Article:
Bed Sores 101: Causes, Stages, and Early Detection

bed sores

Seniors with limited mobility are at serious risk for bed sores (aka pressure sores). Spending a significant amount of time sitting or lying down without changing position can lead to these potentially life-threatening wounds. Vive Health explains why bed sores are so deadly, what causes them, and how to detect them before serious damage is done.

 

If you are caring for an older adult who has limited mobility or is confined to a bed, recliner, or wheelchair, knowing your way around bed sores is a must. Why?

While seemingly harmless in the beginning, bed sores can quickly progress into life-threatening tissue decay and infection. It may sound dramatic, but whisper concerns about a bed sore to any medical professional and they’ll probably have a wound care specialist evaluating your older adult STAT.

Unfortunately, the people most susceptible to developing bed sores are the ones already experiencing debilitating illnesses which have cost them their mobility in the first place.

Find out what a bed sore is, what causes them, the 4 stages of bed sore severity, and how to spot one before it turns into a serious wound.




Advertisement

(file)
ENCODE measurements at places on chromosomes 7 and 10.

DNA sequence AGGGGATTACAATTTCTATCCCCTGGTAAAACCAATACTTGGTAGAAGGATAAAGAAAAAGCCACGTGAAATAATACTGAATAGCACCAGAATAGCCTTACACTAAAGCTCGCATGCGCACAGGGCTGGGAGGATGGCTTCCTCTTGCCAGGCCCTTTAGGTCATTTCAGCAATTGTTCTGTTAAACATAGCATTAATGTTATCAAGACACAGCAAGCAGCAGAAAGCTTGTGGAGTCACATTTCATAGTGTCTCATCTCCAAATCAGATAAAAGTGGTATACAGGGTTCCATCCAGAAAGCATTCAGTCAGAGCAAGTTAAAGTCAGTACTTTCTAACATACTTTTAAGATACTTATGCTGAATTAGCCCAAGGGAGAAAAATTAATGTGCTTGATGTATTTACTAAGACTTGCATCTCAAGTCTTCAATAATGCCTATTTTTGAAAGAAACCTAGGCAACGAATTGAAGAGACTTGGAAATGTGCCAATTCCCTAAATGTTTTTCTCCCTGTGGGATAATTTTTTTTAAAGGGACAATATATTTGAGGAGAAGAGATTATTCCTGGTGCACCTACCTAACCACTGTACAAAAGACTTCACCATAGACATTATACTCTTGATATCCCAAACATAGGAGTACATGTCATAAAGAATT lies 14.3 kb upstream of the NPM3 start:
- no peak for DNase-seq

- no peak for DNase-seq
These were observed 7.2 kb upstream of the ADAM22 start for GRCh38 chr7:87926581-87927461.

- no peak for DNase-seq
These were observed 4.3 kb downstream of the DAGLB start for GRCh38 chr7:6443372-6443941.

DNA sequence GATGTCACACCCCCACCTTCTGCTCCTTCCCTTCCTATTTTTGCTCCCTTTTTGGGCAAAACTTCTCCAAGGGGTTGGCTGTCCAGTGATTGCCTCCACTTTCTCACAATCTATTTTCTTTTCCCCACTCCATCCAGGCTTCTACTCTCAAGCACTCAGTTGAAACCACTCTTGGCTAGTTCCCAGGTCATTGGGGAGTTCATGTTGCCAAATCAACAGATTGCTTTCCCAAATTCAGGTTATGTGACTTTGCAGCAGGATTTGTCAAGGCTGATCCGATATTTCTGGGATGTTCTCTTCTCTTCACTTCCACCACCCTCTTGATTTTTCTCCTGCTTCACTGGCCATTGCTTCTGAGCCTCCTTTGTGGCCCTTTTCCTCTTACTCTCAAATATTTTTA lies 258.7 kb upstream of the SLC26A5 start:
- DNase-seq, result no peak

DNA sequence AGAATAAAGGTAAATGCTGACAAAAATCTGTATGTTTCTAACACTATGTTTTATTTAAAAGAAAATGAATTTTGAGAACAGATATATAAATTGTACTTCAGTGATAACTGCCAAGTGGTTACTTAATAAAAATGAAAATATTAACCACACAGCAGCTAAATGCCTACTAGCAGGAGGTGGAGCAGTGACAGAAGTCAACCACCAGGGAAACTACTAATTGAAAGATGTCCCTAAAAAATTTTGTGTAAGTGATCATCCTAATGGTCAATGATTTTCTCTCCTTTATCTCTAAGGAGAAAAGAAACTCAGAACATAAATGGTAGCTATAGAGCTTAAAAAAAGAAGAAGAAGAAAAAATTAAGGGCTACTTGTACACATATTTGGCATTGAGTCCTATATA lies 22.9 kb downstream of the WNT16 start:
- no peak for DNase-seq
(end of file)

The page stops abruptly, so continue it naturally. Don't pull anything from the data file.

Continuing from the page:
What is a bed sore?

Bed sores, also known as pressure sores or pressure ulcers, are open wounds on the body where skin and tissue are breaking down because of prolonged pressure from bones.

When someone spends most of their time lying or sitting in the same position, the bony protrusions of the body place pressure on internal tissues. Over time, this cuts off blood circulation and leads to tissue damage and skin breakdown.

Common bed sore locations include:

  • Shoulder blades
  • Tailbone
  • Hips
  • Elbows
  • Heels

 

What causes bed sores? 7 contributing factors

1. Lack of movement
Advanced age or serious health conditions can reduce your older adult’s ability to move. And, if they’re also affected by paralysis, coma, sedation, or injury, that will force them to lie down or sit for long periods of time. This significantly increases the risk of developing bed sores.